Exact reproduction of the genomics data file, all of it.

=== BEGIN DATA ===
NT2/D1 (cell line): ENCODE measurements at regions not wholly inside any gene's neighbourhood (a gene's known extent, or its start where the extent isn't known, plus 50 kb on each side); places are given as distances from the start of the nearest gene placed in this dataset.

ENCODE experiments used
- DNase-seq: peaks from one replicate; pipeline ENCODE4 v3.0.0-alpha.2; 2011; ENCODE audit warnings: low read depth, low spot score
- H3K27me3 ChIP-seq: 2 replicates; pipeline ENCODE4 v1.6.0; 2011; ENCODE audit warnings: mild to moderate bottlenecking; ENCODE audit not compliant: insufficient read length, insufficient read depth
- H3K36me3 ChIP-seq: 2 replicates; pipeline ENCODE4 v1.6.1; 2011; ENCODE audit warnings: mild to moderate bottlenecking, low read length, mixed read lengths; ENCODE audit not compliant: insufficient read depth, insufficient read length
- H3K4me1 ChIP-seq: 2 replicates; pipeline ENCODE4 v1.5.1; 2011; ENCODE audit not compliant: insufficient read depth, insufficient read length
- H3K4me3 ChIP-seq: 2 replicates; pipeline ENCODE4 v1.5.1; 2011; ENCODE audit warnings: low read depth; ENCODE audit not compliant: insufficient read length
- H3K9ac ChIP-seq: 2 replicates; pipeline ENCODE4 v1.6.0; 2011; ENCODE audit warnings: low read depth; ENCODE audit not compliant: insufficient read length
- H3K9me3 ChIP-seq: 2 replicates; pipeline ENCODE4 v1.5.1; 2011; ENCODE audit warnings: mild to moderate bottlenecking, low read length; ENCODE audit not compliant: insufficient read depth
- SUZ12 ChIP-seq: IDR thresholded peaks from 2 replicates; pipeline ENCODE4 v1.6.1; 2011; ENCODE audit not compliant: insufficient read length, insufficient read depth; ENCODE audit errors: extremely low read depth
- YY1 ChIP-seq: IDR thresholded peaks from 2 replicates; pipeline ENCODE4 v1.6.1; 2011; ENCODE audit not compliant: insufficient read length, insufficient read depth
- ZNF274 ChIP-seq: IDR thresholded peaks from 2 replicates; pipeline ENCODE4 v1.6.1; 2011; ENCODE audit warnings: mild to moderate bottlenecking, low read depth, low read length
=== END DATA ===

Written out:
NT2/D1 (cell line): ENCODE measurements at regions not wholly inside any gene's neighbourhood (a gene's known extent, or its start where the extent isn't known, plus 50 kb on each side); places are given as distances from the start of the nearest gene placed in this dataset.

ENCODE experiments used
- DNase-seq: peaks from one replicate; pipeline ENCODE4 v3.0.0-alpha.2; 2011; ENCODE audit warnings: low read depth, low spot score
- H3K27me3 ChIP-seq: 2 replicates; pipeline ENCODE4 v1.6.0; 2011; ENCODE audit warnings: mild to moderate bottlenecking; ENCODE audit not compliant: insufficient read length, insufficient read depth
- H3K36me3 ChIP-seq: 2 replicates; pipeline ENCODE4 v1.6.1; 2011; ENCODE audit warnings: mild to moderate bottlenecking, low read length, mixed read lengths; ENCODE audit not compliant: insufficient read depth, insufficient read length
- H3K4me1 ChIP-seq: 2 replicates; pipeline ENCODE4 v1.5.1; 2011; ENCODE audit not compliant: insufficient read depth, insufficient read length
- H3K4me3 ChIP-seq: 2 replicates; pipeline ENCODE4 v1.5.1; 2011; ENCODE audit warnings: low read depth; ENCODE audit not compliant: insufficient read length
- H3K9ac ChIP-seq: 2 replicates; pipeline ENCODE4 v1.6.0; 2011; ENCODE audit warnings: low read depth; ENCODE audit not compliant: insufficient read length
- H3K9me3 ChIP-seq: 2 replicates; pipeline ENCODE4 v1.5.1; 2011; ENCODE audit warnings: mild to moderate bottlenecking, low read length; ENCODE audit not compliant: insufficient read depth
- SUZ12 ChIP-seq: IDR thresholded peaks from 2 replicates; pipeline ENCODE4 v1.6.1; 2011; ENCODE audit not compliant: insufficient read length, insufficient read depth; ENCODE audit errors: extremely low read depth
- YY1 ChIP-seq: IDR thresholded peaks from 2 replicates; pipeline ENCODE4 v1.6.1; 2011; ENCODE audit not compliant: insufficient read length, insufficient read depth
- ZNF274 ChIP-seq: IDR thresholded peaks from 2 replicates; pipeline ENCODE4 v1.6.1; 2011; ENCODE audit warnings: mild to moderate bottlenecking, low read depth, low read length